Near the end of the river

By this time we were fairly exhausted – having been on the go for about 10 hours straight.  It was nearly dark and we pulled out our head torches only to discover that mine was completely dead.  In an attempt to buoy our morale, we reasoned that the track would be straightforward and we could still make 8 km an hour, despite sharing the light.  Furthermore, our timing was looking to be perfect for the low-tide shortcut near Port Craig which would cut out about half an hour.  We were wrong on every count.

The track was like a tunnel – wide as a single lane road, flanked by 2 metre high walls of earth, and domed by trees.  Although it was nearly a full moon, no natural light got through.  We felt like we were underground, an experience that was reinforced by the abundance of glow-worms inhabiting the undercut banks on either side of the path.  Our world shrank to the cone of soft white LED light coming from the torch.  It was surreal.  We ran when we could but were mostly reduced to a forced march. Although it was wide, the mud was so deep it sucked off my shoes on more than one occasion.  It took us just under 3 hours to get to the Port Craig school house, half way to the car park.

at the port Craig schoolhouse

We ducked into the school house for a brief rest at around 9:30.  The hut was super warm - there were two Italian trampers who had just turned in and the fire was still going.  When we told them we were just passing through they thought we were joking.  When they found out where we had begun our day they thought we were mad.  When they asked if such an adventure was the typical way Kiwis celebrated Easter, we just nodded and pressed on. 

The low tide short-cut looked promising at first.  We ran by moonlight across flat hard sand for about a kilometre before coming to a spot where the coast jutted out and the way was blocked by slick black rocks.  Picking our way through these took either lots of time or lots of coordination and we had none of the latter by now.  As we pressed on we hit more rocks and less sand but were too stubborn (or too optimistic) to turn back.  Our tide information was probably wrong too – we had to skirt around a few sections of cliff by wading through the cold sea with water up to our waists.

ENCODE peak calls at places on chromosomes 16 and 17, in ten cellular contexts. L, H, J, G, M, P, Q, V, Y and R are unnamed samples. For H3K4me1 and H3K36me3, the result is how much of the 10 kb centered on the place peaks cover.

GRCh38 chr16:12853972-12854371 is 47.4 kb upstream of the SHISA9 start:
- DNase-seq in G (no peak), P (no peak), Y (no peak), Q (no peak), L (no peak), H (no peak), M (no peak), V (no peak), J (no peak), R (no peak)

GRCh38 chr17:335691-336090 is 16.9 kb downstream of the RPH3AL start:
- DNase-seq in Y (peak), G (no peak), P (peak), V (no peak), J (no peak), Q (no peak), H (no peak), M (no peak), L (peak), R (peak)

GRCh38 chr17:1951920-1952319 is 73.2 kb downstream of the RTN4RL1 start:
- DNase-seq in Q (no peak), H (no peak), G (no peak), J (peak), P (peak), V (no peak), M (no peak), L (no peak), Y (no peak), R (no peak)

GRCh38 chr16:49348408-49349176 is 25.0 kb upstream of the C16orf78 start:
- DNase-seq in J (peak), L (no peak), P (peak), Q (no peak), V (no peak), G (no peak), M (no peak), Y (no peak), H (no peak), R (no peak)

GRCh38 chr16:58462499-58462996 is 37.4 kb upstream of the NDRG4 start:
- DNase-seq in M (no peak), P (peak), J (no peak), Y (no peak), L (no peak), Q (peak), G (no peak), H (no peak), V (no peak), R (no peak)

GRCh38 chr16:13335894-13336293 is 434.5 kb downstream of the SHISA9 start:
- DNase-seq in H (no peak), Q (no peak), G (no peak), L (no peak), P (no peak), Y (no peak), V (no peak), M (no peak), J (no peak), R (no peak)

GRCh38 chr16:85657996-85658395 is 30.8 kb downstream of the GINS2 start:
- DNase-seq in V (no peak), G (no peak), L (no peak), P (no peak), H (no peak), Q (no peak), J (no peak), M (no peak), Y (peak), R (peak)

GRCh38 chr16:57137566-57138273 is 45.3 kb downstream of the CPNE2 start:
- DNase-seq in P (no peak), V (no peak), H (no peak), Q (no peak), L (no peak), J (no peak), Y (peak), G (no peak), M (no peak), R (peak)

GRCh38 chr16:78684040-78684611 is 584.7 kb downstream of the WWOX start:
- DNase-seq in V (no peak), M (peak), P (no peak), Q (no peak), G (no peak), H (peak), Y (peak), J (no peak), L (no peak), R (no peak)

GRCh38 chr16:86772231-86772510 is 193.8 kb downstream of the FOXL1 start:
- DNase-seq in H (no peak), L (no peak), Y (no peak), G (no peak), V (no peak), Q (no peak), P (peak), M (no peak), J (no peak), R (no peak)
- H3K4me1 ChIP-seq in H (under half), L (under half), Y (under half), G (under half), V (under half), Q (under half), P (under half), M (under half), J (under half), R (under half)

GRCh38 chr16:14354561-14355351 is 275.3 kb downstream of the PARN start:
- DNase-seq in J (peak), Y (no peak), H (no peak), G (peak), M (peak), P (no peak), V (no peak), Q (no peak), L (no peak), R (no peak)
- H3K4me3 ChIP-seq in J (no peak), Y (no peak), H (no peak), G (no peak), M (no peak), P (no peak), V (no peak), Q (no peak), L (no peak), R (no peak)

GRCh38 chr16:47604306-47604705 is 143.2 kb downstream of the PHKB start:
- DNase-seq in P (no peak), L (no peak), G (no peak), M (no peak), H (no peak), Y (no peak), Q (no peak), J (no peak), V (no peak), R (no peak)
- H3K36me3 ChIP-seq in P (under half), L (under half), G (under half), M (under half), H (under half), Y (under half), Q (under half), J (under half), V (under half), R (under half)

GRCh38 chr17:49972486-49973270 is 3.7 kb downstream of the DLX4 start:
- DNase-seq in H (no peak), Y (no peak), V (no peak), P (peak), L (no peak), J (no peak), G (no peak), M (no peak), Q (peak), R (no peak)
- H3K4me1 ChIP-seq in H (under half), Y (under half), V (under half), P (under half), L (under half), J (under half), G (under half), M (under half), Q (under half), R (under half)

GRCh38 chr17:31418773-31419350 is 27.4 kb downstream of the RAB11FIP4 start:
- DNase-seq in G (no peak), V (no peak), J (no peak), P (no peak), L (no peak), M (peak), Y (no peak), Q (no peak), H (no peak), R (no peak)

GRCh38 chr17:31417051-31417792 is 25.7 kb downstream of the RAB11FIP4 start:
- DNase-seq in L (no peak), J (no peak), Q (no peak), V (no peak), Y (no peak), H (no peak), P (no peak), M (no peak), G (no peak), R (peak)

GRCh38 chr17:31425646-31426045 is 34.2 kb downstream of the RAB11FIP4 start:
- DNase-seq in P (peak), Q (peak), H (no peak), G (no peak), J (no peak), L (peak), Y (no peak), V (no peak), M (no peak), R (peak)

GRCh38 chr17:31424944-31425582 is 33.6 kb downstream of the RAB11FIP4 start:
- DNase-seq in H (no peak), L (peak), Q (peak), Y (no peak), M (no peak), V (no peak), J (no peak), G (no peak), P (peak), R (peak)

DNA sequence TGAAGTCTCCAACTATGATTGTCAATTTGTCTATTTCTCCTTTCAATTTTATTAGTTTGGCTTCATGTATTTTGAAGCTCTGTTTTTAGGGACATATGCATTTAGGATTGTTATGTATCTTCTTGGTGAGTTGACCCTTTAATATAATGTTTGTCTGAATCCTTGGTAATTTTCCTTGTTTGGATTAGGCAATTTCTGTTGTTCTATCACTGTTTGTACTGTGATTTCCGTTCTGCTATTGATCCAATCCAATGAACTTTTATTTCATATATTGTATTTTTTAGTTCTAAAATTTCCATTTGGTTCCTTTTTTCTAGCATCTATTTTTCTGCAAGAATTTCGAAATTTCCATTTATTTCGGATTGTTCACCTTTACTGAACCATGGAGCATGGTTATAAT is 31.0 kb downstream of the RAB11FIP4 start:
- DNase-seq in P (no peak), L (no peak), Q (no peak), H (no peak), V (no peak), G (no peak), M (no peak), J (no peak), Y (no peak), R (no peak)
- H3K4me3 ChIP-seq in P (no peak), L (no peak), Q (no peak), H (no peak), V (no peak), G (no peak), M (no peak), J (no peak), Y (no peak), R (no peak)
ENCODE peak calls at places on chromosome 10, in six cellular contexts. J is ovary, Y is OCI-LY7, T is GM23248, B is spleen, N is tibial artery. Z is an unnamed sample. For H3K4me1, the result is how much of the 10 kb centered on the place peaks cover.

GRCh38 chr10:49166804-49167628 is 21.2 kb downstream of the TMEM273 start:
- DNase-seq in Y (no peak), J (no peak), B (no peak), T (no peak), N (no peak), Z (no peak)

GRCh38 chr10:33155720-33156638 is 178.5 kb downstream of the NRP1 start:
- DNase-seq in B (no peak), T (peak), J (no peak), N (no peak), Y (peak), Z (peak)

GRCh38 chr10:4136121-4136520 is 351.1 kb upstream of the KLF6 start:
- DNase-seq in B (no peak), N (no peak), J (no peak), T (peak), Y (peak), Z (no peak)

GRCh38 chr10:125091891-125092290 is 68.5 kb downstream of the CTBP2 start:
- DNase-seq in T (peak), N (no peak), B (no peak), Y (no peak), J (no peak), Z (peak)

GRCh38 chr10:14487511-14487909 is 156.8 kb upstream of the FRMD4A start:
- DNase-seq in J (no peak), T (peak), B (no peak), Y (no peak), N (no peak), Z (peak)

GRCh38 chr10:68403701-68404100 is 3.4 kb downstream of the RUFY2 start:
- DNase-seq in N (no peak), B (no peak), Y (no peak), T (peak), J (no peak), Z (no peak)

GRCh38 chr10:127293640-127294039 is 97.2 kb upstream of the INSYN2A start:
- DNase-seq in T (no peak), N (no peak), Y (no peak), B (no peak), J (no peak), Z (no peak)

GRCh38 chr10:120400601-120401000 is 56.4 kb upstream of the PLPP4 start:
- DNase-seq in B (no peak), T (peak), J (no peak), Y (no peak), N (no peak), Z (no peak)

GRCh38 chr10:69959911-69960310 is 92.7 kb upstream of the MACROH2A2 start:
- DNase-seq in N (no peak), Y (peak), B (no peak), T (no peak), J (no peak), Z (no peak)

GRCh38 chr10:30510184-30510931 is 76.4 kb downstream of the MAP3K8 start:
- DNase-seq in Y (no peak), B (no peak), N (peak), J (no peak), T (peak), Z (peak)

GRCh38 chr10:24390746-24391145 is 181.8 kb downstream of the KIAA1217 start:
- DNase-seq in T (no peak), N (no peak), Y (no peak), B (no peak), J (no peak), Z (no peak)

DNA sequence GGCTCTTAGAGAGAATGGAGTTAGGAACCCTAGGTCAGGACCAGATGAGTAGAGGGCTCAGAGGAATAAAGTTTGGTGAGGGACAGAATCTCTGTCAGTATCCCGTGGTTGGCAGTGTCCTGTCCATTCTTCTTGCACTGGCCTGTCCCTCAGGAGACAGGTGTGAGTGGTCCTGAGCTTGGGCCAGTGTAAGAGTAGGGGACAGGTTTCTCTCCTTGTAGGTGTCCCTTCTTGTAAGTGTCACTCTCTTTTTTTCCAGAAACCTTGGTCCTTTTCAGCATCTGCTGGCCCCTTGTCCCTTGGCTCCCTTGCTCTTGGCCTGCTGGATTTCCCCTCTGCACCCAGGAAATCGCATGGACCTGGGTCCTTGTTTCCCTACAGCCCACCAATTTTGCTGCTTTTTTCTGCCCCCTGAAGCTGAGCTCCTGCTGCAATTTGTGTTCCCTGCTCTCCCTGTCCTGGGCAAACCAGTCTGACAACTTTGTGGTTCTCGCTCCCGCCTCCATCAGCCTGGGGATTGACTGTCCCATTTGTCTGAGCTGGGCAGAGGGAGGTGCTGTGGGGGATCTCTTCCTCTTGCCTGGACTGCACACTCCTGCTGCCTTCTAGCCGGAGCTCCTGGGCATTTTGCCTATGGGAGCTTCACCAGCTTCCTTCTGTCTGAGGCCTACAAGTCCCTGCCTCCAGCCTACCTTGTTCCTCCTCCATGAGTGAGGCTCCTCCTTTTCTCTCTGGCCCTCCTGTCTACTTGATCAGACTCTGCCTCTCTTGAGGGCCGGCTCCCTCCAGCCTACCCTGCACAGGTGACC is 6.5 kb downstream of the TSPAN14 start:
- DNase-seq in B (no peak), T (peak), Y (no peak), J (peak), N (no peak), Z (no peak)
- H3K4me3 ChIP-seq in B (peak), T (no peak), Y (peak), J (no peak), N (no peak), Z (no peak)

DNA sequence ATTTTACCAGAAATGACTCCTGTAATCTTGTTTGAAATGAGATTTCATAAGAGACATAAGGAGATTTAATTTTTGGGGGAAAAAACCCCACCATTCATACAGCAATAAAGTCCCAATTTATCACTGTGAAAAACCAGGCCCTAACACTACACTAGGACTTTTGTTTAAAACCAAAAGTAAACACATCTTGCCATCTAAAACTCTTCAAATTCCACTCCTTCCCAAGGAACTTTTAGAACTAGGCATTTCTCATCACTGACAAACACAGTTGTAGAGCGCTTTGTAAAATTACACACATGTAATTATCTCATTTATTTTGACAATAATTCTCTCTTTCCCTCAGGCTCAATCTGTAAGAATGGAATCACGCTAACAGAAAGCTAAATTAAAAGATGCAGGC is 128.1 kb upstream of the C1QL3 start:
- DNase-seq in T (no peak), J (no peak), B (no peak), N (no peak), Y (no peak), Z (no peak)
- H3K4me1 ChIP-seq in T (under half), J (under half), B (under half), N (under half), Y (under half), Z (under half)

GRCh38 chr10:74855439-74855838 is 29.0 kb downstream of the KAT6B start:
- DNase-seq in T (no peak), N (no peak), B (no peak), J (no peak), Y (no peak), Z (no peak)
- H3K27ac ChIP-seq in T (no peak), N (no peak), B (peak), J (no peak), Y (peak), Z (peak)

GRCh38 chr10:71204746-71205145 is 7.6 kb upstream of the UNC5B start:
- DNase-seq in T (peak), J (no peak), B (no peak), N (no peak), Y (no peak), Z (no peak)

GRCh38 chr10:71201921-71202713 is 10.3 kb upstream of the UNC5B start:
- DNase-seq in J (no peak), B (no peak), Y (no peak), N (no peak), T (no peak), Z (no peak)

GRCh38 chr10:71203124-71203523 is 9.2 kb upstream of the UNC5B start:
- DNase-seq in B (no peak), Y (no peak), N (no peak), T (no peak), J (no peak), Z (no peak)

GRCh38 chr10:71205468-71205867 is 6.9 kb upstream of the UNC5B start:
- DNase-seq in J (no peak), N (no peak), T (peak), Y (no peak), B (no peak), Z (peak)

This should be on the map, right?  Viaduct near midnight.

After two hours on the beach we decided that we must have passed the spot where the ‘short-cut’ route rejoined the main track.  Picking a break in the cliffs, we clawed our way into the bush, inching up the bluffs with our remaining strength. A couple hundred meters and half an hour later we were completely lost in the dense undergrowth.  We decided this would be as good a time as any to consult the GPS. 

We’d travelled less than 4 kilometres in the last 2 hours and left the beach too early. On our descent back to the bluffs I managed to fall 6 meters down a broken escarpment, landing on my back.  Luckily the bush softened the landing and although my hip was badly bruised, I couldn’t really differentiate this new pain from all the other aches I’d accumulated throughout the day.

Back at the car.  I still have the jacket and tights!

Back on the sand, we found the correct exit only 50 meters from where we’d made our botched ascent.  It climbed hundreds of brutal stairs to the top of the cliffs, where the track continued in a straightforward manner to the car park, another 12 kilometres away.  It was 2:35 AM when we un-shouldered our loads – 18 hours and five minutes after we began – a very long day.

I was home for an early breakfast. It was a week before I looked at another map.